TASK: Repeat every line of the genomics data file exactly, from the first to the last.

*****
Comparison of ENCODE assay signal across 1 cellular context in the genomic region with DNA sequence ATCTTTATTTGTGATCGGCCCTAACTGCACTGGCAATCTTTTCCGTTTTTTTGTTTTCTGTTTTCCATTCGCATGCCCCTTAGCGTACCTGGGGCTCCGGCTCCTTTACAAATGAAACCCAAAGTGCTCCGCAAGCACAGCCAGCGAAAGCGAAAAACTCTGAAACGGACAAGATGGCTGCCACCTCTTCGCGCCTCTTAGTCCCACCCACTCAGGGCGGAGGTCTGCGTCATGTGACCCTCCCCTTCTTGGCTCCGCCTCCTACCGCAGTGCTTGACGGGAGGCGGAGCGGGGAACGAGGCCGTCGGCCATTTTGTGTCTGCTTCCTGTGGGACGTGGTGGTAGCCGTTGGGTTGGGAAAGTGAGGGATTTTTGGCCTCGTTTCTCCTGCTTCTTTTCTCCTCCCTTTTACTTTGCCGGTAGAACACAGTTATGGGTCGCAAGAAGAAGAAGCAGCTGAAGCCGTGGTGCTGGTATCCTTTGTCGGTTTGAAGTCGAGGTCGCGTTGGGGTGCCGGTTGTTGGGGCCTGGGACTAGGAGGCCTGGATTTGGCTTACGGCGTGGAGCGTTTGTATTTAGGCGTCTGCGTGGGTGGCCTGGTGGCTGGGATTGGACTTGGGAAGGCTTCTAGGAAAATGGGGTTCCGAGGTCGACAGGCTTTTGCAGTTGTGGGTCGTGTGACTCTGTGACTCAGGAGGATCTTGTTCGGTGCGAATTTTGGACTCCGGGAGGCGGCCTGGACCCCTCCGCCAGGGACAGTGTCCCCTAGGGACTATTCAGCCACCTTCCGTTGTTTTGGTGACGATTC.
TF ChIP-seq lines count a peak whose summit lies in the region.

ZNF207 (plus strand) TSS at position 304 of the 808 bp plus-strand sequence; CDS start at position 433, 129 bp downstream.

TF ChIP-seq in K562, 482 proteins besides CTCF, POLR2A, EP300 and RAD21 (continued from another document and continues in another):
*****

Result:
Comparison of ENCODE assay signal across 1 cellular context in the genomic region with DNA sequence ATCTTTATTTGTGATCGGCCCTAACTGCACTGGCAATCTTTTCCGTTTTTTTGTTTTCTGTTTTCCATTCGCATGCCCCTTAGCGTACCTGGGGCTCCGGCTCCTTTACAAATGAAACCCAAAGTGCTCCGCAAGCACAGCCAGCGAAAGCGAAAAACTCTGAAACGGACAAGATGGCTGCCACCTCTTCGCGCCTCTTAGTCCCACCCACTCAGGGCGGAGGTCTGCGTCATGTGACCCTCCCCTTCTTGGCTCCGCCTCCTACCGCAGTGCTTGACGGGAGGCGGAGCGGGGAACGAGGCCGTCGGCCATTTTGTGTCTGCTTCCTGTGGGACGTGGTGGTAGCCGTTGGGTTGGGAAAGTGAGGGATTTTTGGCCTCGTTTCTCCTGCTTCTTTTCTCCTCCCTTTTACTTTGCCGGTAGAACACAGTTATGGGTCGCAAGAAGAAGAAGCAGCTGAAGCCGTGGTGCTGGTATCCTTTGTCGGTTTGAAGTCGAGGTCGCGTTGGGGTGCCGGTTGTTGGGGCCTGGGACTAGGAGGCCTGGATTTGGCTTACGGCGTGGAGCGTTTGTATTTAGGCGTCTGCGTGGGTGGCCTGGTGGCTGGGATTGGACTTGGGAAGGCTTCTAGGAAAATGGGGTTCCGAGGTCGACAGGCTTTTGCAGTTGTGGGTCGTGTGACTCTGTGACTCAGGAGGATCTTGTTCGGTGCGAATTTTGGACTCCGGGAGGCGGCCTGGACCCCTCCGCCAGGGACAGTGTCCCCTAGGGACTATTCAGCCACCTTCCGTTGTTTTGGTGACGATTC.
TF ChIP-seq lines count a peak whose summit lies in the region.

ZNF207 (plus strand) TSS at position 304 of the 808 bp plus-strand sequence; CDS start at position 433, 129 bp downstream.

TF ChIP-seq in K562, 482 proteins besides CTCF, POLR2A, EP300 and RAD21 (continued from another document and continues in another):